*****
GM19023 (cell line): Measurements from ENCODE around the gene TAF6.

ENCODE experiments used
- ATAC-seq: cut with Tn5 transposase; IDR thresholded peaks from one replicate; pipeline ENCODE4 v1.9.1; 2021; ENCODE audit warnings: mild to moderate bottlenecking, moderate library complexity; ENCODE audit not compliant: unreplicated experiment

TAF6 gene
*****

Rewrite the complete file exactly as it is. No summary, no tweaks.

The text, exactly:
GM19023 (cell line): Measurements from ENCODE around the gene TAF6.

ENCODE experiments used
- ATAC-seq: cut with Tn5 transposase; IDR thresholded peaks from one replicate; pipeline ENCODE4 v1.9.1; 2021; ENCODE audit warnings: mild to moderate bottlenecking, moderate library complexity; ENCODE audit not compliant: unreplicated experiment

TAF6 gene